Why do I have bad taste? II

So there’s another reason why I have bad taste.  It’s that I don’t think the ability to do creative things should be limited to the technically talented.  And if I’m being consistent, that means I have to find imperfect things and enjoy them.  And I pride myself on being consistent sometimes.

Partly too I grew up somewhere that forced me and my friends to make a lot of my own fun.  Basically, I am part hick and so I don’t have the refined taste that others do.

Also, things that are done by people with limited skills and limited means often can push the limit in ways that talented people who are being paid lots of money really can’t make Pink Flamingos- someone will talk them out of it well before any checks are signed.

Although those Jackass! dudes tried.  I take it back, someone might be able to make Pink Flamingos, but it would be hard to find any talented person to want to act in it.

Basically, I don’t take things too seriously, even my own taste.

Why do I have bad taste?

Way, way back I was hanging with some friends at my seldom-seen co-blogger’s house and his older brother had some tapes sitting on a shelf.  One tape in particular caught my eye.  W.A.S.P.’s Inside the Electric Circus.

I made to listen to it when one of my friends asked me a question that gets to the very heart of who I am as a person.

Why do you like everything bad?

I don’t know why I like everything bad.  It’s something I’ve puzzled over for years.  Decades really.  Embedded in the question was a plea- please don’t subject me to any more crap.

My friends have all experienced it.  I become obsessed with things that no one else gets or likes.  I’ve made them listen to the cheesiest punk rock, the dumbest possible rap songs, watch terrible movies- in one of the more terrible things I did to my friends I made them sit through two John Waters movies in a row.  Why?

I don’t know.  It’s not because I’m trying to be mean to my friends.  It’s that I really like some things that, for whatever reason, society doesn’t see that same value in.

Let’s talk for a second about what’s bad.  By bad I don’t mean I don’t like it.  90% of all arguments could be averted if instead of people saying “____ sucks” they said something more like “It’s just not something I’m into”, because that’s what they really mean.  Also, by bad I’m not making a moral judgement, i.e. saying something is bad for society, or even sillier, bad for the children, because for the most part moral judgements aren’t interesting to me if they involve the finished product.  If, for instance, a child molester makes a song that I like, say this one:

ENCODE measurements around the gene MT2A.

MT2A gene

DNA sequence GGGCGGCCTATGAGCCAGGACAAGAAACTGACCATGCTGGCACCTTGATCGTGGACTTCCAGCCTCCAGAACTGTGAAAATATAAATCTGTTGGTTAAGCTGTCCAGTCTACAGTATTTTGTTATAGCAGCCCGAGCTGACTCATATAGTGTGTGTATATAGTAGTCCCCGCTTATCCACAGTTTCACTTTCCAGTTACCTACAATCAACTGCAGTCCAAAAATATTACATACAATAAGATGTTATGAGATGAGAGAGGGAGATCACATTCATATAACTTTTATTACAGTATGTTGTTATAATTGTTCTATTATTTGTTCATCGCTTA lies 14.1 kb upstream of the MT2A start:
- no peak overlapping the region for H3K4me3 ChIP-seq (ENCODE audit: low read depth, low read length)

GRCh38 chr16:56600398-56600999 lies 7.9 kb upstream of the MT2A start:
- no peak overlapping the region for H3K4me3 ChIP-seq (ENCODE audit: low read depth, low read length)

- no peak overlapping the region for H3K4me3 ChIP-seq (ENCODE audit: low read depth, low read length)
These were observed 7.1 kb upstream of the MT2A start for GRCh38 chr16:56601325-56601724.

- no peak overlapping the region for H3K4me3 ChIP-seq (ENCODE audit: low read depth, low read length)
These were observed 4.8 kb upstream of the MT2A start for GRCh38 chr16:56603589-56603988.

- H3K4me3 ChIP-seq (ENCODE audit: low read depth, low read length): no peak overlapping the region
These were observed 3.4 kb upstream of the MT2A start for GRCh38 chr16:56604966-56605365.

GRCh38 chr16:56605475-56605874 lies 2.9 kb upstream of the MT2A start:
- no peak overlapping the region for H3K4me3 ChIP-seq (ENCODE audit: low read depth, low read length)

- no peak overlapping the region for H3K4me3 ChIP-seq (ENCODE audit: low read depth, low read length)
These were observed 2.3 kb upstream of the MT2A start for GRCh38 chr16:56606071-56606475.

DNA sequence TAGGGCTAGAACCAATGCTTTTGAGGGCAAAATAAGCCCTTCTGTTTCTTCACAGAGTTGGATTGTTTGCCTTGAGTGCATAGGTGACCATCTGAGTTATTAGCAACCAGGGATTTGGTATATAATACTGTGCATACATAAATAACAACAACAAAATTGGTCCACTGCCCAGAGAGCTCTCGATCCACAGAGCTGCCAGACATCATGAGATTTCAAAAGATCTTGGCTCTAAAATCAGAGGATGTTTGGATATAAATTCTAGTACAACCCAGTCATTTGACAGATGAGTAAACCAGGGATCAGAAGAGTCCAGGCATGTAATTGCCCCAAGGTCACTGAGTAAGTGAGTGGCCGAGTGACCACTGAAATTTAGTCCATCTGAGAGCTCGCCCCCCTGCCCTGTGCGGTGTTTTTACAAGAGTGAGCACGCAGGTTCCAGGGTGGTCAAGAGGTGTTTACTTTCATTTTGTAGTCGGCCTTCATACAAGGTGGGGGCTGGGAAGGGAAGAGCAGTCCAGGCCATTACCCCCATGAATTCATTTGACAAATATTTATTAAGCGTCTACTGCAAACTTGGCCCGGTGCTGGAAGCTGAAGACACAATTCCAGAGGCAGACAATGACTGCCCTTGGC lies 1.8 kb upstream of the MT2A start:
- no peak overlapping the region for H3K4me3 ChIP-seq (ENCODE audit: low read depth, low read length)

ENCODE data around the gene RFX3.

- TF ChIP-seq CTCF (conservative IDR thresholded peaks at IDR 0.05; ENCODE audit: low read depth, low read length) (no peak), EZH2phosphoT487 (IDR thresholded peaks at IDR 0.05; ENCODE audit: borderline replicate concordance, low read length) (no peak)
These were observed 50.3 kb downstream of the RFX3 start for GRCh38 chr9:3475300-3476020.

that’s moral problem, because if I buy his record I am possibly giving material support to a bad person.  If, however, someone writes a song encouraging people to join the Church of Satan, I don’t know, I just don’t care.  It would have to be something truly egregious for me to care.

When I say bad, I mean something just didn’t come out right.  I don’t think W.A.S.P. set out to write a song that cheesy.  It’s not even a song that’s bad to listen to.  It just didn’t succeed in some important way, in this case, it sounds like they were trying to be menacing and it’s just not that menacing.

But I’ll admit that badness is subjective.  For instance, Dio holding a sword like he’s swinging a baseball bat should make me think this is a bad video

But I can’t say that.  It’s an awesome video.  Because Dio was a strange little man with an amazing voice and I can totally see him being a dirty barbarian swordsman.  On the other hand, that dude from Def Leppard swinging a comically huge sword?  I’m not even sure what they’re going for here:

Then again, maybe something can’t fail at a metric that I can’t establish.

Maybe one explanation is that I learn from failure.  Something that doesn’t work has moving parts that I can pick apart and understand.  On the other hand, something too perfect is impossible to learn from.  What would you learn from something like this?